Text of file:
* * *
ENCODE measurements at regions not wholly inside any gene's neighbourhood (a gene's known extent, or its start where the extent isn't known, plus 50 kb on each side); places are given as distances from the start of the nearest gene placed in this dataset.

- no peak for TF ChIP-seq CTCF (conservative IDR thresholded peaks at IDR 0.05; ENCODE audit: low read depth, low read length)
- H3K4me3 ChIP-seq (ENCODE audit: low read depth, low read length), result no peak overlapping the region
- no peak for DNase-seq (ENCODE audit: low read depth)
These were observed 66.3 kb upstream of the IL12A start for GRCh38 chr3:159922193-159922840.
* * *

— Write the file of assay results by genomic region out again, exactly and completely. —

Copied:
ENCODE measurements at regions not wholly inside any gene's neighbourhood (a gene's known extent, or its start where the extent isn't known, plus 50 kb on each side); places are given as distances from the start of the nearest gene placed in this dataset.

- no peak for TF ChIP-seq CTCF (conservative IDR thresholded peaks at IDR 0.05; ENCODE audit: low read depth, low read length)
- H3K4me3 ChIP-seq (ENCODE audit: low read depth, low read length), result no peak overlapping the region
- no peak for DNase-seq (ENCODE audit: low read depth)
These were observed 66.3 kb upstream of the IL12A start for GRCh38 chr3:159922193-159922840.